It’s an interesting article that made me think about which time horizons I use and why. Ed writes that ‘The 10 time horizons (See image) flow continuously from this immediate moment to my very last breath’.
I don’t agree with that, there are three horizons that I see as ‘timeless’ in the sense that we don’t know when it happens and how they fit in among the other. They are ‘in this job’, ‘in this career’ and ‘before I retire’. We can plan for them but I think these three horizons are on a different scale.
Ed Batista gives us these questions that help us check if we are using the right time horizon.
When we assess our lives–our fulfillment, our effectiveness, what’s working, what’s not working–how far ahead do we look? How far ahead should we look? Is that time horizon a good fit for the issues under consideration? And what issues are most relevant to us in a given time horizon?
when looking ahead it’s helpful to realize that I’ve moved from one horizon into the next. It prompts me to ask: Am I in the right timeframe? Should I take a step back–or jump even further ahead? Should my approach change? Am I still asking the right questions? Are the same issues in play?
The time horizons that I use are:
• This week.
• One month.
• 12 months.
The article mentions time management but time can not be managed. We can manage our priotities and that was the article is about.
The 18 minute plan is simple yet powerful when it comes to keeping us on track.
STEP 1 (5 Minutes) Set Plan for Day. Before turning on your computer, sit down with a blank piece of paper and decide what will make this day highly successful. What can you realistically accomplish that will further your goals and allow you to leave at the end of the day feeling like you’ve been productive and successful? Write those things down.
STEP 1, continued. Now, most importantly, take your calendar and schedule those things into time slots, placing the hardest and most important items at the beginning of the day. And by the beginning of the day I mean, if possible, before even checking your email. If your entire list does not fit into your calendar, reprioritize your list. There is tremendous power in deciding when and where you are going to do something.
My planning is usually not done in time slots, more a list of things for that day. Using time slots will make it clearer what actually can be done in one day. What really hit home was the ‘when and where’ part of the article (read more in their post):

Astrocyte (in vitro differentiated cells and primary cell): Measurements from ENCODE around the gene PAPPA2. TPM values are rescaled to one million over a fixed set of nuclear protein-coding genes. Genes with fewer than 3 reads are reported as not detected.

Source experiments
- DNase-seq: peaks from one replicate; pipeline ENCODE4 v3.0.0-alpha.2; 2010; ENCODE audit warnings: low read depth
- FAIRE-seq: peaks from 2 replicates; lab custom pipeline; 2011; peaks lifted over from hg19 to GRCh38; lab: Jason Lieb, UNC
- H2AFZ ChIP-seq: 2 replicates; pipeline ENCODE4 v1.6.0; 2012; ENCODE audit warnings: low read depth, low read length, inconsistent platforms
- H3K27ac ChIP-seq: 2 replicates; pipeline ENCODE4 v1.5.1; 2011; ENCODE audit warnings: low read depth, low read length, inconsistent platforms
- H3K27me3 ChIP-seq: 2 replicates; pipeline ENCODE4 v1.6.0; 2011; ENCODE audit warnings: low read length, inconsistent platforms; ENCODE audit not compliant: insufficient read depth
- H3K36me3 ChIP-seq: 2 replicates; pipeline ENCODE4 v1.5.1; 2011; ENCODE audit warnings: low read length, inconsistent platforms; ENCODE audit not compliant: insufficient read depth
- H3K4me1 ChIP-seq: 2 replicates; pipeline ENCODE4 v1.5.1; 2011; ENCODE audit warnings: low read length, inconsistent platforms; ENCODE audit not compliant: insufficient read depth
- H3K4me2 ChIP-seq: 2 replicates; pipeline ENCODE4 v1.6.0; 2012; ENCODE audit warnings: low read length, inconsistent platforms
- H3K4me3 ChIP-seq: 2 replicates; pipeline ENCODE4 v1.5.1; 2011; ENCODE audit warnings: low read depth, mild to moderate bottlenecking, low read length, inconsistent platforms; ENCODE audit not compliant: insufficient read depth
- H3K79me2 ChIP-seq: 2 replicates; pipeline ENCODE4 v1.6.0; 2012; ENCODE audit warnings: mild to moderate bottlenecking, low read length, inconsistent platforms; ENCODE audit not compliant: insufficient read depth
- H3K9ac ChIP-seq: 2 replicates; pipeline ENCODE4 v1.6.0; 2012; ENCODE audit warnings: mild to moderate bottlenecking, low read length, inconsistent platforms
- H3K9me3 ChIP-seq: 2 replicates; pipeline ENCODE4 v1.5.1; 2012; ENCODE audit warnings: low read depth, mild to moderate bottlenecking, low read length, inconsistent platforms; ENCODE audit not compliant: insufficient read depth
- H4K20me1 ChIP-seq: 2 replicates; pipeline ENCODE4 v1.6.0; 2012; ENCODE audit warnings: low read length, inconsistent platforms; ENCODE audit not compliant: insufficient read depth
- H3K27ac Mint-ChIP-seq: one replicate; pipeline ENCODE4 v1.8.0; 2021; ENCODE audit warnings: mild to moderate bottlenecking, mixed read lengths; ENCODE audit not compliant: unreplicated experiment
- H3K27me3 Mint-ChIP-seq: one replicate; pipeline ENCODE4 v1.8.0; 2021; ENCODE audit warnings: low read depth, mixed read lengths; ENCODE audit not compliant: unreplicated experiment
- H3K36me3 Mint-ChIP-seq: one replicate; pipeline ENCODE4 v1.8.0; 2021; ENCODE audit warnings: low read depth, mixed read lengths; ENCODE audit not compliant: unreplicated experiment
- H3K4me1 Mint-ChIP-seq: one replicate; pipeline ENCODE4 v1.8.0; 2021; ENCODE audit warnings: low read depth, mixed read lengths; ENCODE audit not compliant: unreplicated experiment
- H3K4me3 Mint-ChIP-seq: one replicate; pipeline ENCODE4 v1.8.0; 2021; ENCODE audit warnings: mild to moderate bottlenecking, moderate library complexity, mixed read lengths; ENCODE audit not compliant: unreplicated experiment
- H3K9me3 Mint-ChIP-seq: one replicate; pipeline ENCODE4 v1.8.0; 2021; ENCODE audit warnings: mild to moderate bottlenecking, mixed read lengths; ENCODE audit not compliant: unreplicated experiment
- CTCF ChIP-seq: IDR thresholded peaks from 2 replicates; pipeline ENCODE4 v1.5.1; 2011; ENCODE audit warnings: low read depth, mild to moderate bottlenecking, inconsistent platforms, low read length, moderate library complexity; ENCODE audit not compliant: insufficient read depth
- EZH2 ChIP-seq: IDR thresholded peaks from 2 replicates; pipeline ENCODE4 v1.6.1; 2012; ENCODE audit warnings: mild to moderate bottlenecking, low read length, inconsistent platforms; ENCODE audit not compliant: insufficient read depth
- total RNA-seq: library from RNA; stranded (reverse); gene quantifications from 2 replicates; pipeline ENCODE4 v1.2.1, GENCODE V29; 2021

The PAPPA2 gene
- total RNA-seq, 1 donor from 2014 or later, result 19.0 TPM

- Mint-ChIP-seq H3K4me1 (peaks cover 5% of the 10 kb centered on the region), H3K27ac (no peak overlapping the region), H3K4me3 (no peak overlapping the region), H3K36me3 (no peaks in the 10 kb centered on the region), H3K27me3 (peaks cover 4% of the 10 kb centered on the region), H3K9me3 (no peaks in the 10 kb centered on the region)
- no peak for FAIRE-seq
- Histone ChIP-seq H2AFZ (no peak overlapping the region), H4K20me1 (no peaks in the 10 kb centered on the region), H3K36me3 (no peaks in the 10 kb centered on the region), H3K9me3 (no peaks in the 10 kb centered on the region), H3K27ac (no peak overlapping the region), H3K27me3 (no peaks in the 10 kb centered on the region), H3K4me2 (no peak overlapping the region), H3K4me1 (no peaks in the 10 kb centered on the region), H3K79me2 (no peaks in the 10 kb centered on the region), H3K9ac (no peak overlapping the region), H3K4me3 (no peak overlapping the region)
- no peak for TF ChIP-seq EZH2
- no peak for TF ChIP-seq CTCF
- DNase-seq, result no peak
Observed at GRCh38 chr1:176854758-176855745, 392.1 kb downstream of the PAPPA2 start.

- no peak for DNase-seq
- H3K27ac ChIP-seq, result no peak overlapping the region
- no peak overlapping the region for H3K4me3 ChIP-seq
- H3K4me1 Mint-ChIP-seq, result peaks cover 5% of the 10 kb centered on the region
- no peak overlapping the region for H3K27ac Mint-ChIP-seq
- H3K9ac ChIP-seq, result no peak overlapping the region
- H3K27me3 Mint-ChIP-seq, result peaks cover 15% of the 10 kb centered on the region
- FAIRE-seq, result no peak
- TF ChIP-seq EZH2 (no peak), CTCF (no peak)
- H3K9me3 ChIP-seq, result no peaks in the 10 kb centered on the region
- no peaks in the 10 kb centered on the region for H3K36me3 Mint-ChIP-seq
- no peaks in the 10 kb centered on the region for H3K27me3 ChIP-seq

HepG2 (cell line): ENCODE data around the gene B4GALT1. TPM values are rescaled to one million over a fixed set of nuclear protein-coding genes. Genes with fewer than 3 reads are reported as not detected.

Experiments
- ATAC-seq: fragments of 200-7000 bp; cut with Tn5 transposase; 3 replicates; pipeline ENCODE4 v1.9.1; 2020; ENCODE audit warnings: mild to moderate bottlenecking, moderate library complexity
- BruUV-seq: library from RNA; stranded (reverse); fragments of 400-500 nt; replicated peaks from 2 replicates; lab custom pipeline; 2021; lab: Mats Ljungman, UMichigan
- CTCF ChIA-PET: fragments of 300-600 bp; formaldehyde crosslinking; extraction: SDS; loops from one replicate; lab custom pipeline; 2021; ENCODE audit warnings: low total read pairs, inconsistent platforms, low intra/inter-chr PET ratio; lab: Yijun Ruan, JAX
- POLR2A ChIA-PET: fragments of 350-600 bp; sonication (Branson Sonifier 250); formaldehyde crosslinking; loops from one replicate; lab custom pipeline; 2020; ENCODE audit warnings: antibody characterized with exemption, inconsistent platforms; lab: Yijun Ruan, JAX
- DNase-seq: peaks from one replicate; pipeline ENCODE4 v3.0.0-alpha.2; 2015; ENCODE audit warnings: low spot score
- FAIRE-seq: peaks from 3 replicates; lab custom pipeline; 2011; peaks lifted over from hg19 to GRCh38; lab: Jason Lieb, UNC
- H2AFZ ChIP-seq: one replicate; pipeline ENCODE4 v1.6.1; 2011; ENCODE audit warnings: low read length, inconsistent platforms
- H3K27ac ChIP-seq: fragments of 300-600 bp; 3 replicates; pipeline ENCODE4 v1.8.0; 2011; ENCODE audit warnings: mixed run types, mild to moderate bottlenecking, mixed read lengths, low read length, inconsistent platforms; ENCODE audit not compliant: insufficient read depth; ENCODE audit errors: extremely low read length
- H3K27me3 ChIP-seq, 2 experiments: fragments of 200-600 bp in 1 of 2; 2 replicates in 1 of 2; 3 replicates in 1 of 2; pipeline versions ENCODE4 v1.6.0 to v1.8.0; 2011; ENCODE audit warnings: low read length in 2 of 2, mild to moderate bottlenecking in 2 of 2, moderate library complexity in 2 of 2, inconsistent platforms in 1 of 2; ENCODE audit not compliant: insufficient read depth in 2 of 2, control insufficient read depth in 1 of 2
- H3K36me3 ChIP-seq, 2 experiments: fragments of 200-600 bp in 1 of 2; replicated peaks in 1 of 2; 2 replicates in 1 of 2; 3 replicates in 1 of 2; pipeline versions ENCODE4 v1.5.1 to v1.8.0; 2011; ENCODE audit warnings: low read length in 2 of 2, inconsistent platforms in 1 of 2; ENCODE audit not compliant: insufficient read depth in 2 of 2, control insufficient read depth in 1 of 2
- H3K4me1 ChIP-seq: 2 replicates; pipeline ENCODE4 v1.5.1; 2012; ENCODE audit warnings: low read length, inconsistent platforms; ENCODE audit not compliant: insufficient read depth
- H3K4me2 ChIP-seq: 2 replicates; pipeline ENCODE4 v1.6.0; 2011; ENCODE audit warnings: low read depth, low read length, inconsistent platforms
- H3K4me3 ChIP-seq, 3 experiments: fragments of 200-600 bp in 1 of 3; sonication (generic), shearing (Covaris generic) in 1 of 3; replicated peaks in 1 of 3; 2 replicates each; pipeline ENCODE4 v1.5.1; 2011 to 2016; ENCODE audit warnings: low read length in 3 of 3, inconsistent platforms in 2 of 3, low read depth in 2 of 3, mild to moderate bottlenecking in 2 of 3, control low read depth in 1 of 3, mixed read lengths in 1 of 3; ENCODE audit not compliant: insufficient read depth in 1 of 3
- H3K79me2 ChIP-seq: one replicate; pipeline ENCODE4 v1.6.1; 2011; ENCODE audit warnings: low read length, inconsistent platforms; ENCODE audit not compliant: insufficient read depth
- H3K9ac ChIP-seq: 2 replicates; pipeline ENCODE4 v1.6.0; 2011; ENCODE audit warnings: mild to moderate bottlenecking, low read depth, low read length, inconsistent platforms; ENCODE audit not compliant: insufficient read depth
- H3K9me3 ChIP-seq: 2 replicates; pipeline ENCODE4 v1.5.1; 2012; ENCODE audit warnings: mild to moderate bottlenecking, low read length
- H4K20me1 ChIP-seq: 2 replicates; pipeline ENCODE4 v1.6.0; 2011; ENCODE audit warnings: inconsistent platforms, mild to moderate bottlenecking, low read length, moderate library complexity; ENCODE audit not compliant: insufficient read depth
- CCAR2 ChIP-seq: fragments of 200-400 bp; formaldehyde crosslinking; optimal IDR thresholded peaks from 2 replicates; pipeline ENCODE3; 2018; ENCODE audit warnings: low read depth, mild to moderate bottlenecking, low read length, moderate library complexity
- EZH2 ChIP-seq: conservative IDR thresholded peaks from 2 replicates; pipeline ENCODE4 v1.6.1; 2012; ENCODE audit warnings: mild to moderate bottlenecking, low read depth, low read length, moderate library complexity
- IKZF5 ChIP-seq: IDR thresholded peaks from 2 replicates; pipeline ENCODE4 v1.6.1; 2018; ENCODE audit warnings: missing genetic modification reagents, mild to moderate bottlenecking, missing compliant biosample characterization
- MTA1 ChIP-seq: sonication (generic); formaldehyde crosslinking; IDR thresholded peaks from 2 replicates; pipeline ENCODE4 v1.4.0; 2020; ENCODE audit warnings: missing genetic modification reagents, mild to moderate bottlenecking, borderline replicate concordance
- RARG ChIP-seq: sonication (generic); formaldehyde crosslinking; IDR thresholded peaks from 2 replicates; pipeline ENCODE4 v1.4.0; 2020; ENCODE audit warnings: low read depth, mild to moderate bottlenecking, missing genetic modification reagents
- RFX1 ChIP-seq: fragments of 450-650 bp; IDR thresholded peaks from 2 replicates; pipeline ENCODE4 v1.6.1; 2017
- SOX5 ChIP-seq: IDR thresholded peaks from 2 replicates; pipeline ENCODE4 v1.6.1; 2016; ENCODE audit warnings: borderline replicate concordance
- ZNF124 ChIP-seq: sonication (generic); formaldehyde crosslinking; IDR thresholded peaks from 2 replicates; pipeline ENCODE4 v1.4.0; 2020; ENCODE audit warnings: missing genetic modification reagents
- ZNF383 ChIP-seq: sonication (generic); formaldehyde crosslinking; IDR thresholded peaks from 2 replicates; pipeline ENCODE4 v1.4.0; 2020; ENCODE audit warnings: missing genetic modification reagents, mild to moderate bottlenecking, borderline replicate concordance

If you want to get something done, decide when and where you’re going to do it. Otherwise, take it off your list.
STEP 2 (1 minute every hour) Refocus. Set your watch, phone, or computer to ring every hour. When it rings, take a deep breath, look at your list and ask yourself if you spent your last hour productively. Then look at your calendar and deliberately recommit to how you are going to use the next hour. Manage your day hour by hour. Don’t let the hours manage you.
This is a smart trick, a regular reminder to check that you are on track and on time. It’s easier to manage hour by hour than to manage on day level.
STEP 3 (5 minutes) Review. Shut off your computer and review your day. What worked? Where did you focus? Where did you get distracted? What did you learn that will help you be more productive tomorrow?
This is a great one too. I do review my days but not in a more formal way. Doing what’s in step three above will make the learning process much clearer.
The key and first on the list is to know what’s important. Then all we need to do is to focus on that. But since that often is easier said than done there are 19 other strategies to help us.
It is about changing habits, getting rid of time-wasters (like do not check email all the time) and getting rid of distractions. The tough part is changing habits but we benefit a lot when we get better at doing what really matters.
This was originally posted at another (now extinct) blog of mine.